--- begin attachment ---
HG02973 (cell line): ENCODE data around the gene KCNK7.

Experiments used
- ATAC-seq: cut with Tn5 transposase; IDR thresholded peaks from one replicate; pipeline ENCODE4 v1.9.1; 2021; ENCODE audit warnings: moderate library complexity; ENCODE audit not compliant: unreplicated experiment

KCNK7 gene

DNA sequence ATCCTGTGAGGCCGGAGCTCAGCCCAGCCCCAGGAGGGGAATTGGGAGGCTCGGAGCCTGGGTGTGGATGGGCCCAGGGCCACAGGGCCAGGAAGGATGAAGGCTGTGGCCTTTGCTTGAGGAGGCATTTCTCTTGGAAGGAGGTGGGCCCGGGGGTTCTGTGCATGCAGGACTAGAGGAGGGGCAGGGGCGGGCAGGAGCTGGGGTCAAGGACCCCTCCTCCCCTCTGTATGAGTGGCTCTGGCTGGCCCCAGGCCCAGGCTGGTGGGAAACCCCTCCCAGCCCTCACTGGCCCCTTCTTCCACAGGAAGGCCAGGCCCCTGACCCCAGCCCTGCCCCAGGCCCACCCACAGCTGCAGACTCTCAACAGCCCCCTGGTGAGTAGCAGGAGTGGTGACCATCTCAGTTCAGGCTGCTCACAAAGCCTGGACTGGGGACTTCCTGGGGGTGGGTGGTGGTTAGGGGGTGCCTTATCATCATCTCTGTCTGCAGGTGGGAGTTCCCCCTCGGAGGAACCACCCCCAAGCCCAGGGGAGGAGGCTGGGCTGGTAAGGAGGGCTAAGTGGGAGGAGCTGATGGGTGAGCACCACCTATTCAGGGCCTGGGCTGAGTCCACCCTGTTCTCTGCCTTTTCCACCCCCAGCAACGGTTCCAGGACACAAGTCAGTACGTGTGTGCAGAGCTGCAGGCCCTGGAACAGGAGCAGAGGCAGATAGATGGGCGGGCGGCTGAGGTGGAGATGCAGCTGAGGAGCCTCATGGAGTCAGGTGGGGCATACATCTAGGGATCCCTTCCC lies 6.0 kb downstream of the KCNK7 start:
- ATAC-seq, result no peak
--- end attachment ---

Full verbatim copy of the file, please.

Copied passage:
HG02973 (cell line): ENCODE data around the gene KCNK7.

Experiments used
- ATAC-seq: cut with Tn5 transposase; IDR thresholded peaks from one replicate; pipeline ENCODE4 v1.9.1; 2021; ENCODE audit warnings: moderate library complexity; ENCODE audit not compliant: unreplicated experiment

KCNK7 gene

DNA sequence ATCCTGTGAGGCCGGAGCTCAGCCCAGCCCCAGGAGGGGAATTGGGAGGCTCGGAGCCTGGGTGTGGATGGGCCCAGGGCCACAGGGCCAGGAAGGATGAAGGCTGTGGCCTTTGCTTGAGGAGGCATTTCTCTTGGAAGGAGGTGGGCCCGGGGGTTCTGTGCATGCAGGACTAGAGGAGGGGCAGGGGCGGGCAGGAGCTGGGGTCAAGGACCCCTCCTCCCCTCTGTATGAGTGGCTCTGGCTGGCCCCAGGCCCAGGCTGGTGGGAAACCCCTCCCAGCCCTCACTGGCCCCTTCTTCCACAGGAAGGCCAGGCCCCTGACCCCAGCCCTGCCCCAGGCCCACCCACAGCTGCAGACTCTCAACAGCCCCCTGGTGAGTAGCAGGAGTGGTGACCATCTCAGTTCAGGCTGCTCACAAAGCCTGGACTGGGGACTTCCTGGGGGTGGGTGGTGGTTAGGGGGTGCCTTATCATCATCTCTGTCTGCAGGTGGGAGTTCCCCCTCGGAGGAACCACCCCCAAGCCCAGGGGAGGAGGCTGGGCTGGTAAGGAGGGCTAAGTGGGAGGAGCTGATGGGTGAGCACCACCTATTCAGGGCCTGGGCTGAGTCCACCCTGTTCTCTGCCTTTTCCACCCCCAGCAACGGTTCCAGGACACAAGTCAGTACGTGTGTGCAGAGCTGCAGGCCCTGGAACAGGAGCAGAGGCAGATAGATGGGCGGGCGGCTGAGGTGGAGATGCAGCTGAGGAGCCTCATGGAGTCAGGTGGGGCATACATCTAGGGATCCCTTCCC lies 6.0 kb downstream of the KCNK7 start:
- ATAC-seq, result no peak